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Arbutus
11-28-2010, 10:46 PM
I’m in the beginning processes of repairing/rebuilding, and definitely not restoring a 1939 Frances Fredette fishing Troller. Amongst many questions I will eventually ask on this forum, my question today is one that no doubt, will follow me to sleep from now till when I actually take action. My guess is that sleep doesn’t necessarily co-exists with projects of this nature.
Basic background:
32 feet at the water, 36 feet on deck
Typical northwest fishing Troller from 1939
No more commercial fishing for this vessel
Stabilizers long gone, and “might” not be back
Ford Lehman 120 installed
Tow bit installed – probably set up to tow logs in BC Canada
Prop looks rather flat pitched, guessing this is due to the above
Unable to determine original engine

My question; Should I rebuild the Ford, purchase new, of just go for it with what I have?

Things that keep me up at night:
I wouldn’t rebuild the Ford myself, but would pull it out and send it to the “Experts” for total rebuild. I understand that with a diesel this isn’t quite the same as a gas engine. However, my concept of rebuild is a total drive train inspection and repair/upgrade as possible to go back with “as new condition.” I have no idea what this will cost but then I am still working and looks like that will be going on for a lot more years as I dig into my project and uncover more details.
The second option to purchase new has a few aspects I can’t seem to nail down. First on that list is Horsepower. Obviously, the Ford is 120hp which my guess is way over powered. Probably more accurate is; “over torque.” Pulling logs through rapids in the northwest is more then I will ever ask her to do.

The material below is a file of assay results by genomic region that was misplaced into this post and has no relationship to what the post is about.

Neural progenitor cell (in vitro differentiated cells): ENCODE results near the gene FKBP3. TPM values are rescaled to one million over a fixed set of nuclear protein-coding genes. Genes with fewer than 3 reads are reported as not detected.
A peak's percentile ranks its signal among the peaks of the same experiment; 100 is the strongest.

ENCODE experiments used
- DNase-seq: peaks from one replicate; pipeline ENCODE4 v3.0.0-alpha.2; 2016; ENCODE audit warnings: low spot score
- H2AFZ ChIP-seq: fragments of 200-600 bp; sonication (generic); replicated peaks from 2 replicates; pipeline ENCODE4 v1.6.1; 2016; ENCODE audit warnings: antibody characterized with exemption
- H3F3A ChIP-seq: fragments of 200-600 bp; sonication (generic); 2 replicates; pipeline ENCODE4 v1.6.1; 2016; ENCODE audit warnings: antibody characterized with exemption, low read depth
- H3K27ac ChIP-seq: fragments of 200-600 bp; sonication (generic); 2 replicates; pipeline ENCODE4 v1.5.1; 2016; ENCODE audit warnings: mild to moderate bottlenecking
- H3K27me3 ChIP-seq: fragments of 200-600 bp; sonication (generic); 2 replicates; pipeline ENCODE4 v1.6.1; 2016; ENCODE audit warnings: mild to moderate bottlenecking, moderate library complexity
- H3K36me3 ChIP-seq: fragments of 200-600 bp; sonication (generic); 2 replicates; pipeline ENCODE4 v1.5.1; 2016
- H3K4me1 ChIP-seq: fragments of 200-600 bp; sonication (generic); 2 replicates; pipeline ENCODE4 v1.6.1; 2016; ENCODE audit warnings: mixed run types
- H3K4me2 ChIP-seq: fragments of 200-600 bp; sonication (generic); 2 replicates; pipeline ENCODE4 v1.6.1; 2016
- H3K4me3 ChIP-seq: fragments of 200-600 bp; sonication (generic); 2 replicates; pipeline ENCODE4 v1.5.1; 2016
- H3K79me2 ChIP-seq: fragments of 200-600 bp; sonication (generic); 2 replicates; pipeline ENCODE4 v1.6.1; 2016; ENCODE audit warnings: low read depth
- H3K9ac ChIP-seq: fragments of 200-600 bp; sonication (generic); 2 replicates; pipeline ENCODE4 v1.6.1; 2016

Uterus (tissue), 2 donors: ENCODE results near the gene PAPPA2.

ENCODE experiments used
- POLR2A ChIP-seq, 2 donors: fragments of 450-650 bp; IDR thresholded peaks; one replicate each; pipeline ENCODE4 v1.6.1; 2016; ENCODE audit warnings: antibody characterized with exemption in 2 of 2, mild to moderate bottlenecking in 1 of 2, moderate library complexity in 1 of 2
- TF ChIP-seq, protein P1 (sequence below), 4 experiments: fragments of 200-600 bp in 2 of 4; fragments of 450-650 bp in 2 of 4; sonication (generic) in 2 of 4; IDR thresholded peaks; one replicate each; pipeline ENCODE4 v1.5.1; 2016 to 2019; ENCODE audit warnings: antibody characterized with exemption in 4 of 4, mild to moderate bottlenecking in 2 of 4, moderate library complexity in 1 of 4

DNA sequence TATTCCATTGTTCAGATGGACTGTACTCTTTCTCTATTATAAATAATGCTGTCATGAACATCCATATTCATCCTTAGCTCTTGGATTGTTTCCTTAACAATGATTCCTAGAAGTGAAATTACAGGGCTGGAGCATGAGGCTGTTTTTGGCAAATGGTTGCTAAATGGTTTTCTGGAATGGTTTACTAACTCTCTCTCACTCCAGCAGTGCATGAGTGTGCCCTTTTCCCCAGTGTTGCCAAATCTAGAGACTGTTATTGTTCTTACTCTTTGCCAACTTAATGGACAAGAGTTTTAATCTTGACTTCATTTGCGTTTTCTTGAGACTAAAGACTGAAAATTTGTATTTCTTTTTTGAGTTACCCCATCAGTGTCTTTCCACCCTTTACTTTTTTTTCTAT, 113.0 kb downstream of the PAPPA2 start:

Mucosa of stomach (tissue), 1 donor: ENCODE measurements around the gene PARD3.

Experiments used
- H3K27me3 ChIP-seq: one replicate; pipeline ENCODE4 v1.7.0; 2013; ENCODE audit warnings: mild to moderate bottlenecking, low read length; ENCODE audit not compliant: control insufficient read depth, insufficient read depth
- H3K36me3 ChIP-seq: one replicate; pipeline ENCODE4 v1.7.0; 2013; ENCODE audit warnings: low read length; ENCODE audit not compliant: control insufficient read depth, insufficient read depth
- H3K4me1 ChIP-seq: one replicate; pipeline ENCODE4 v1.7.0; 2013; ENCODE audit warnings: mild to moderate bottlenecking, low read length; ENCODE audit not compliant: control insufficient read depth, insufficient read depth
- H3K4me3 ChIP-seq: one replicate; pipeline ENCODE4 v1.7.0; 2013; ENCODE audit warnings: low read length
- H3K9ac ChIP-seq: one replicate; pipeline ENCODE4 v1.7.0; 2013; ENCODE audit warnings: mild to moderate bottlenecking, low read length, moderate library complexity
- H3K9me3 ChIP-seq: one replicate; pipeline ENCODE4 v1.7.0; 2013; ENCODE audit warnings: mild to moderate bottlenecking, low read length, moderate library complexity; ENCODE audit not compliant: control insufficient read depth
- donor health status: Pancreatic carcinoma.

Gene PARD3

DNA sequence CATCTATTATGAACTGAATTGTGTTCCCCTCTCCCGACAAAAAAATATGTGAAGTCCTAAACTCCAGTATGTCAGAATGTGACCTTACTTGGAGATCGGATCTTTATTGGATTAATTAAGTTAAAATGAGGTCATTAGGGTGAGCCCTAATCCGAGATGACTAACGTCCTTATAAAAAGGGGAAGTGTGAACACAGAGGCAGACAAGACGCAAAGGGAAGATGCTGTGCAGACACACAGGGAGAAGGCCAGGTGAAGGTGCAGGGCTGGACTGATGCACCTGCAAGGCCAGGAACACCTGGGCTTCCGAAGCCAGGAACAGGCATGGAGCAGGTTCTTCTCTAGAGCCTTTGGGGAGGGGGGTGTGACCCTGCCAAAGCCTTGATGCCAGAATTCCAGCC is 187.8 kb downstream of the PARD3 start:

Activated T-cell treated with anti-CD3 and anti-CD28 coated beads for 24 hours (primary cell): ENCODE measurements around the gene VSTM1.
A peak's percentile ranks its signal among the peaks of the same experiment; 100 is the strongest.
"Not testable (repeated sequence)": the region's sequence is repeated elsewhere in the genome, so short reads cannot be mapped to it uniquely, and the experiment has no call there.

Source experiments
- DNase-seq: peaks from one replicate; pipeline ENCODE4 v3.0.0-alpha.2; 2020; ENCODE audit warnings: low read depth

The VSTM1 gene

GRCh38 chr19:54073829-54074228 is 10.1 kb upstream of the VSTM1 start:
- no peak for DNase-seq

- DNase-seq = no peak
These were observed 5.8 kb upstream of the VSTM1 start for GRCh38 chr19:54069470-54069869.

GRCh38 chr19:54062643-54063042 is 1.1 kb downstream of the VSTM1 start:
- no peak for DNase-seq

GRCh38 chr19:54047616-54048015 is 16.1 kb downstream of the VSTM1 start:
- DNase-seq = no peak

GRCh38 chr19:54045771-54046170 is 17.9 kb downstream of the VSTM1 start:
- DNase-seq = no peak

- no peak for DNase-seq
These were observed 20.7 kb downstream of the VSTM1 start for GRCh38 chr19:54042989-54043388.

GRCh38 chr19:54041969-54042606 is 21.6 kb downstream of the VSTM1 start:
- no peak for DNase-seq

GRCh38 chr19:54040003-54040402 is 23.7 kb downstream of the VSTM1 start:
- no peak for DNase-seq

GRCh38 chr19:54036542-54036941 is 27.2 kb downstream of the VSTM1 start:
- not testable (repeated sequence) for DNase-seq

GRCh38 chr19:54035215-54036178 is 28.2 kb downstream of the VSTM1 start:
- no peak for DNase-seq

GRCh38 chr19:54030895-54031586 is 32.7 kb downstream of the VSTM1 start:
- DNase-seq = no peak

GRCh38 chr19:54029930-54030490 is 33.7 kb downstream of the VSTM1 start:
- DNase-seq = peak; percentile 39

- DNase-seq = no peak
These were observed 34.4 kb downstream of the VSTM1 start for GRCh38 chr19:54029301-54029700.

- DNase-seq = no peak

Looking at a few engines that might have been originally installed in her, I am guessing that around 70 -90 hp would be fine for cruising between Seattle and Alaska and other wish in the protected waters of Puget Sound. Your thoughts?
Pros and Cons
Reliability of a new diesel vs the Ford
Cost of the two options
Availability of parts for the two options
Installation of the new engine vs the re-installation of the rebuilt Ford
Efficiency between the two options
Will a new prop, gearbox and drive shaft be needed given that no towing will take place?
I would assume that a new engine will be smaller, quieter, lighter, more efficient, smoother, more reliable and cost a whole lot more then I have to spend….no retiring now.
One last comment is that I plan to do the removal and installation myself while she is out of the water and in my back yard…but that is another topic of discussion for another time. My last option to just go for it would really cause me to loose sleep Your opinions are anticipated with great fear!

ramillett
11-28-2010, 11:54 PM
Arbutus when I re-engined our boat from a Perkins 4108 to a Perkins M-65 almost everything was a plus .
the pluses :
39 hp to 65 hp
new engine was self priming
M-65 power curve was 1000 rpm slower
I did not like the old motor mounts , gave me a reason to redo .

the down side:
cost about 25K
weighs 150 lb. heavier
required a bigger transmission

I sold the old engine for $3500 and paid $10,000 for the new one , the guy who bought my old engine paid almost $10,000 to get it rebuilt :(

Uncle Duke
11-29-2010, 12:54 PM
Just my opinion, but I like the Lehman - ex-tractor engine that can last a long, long time with reasonable care. Parts are available, not overpriced and they're pretty easy to work on.
Having said that, I'd recommend getting an oil analysis - a good professional one, not just the local shop dipping a ph stick into it. That will probably cost about $100, but it will tell you if you need to do anything at all short term.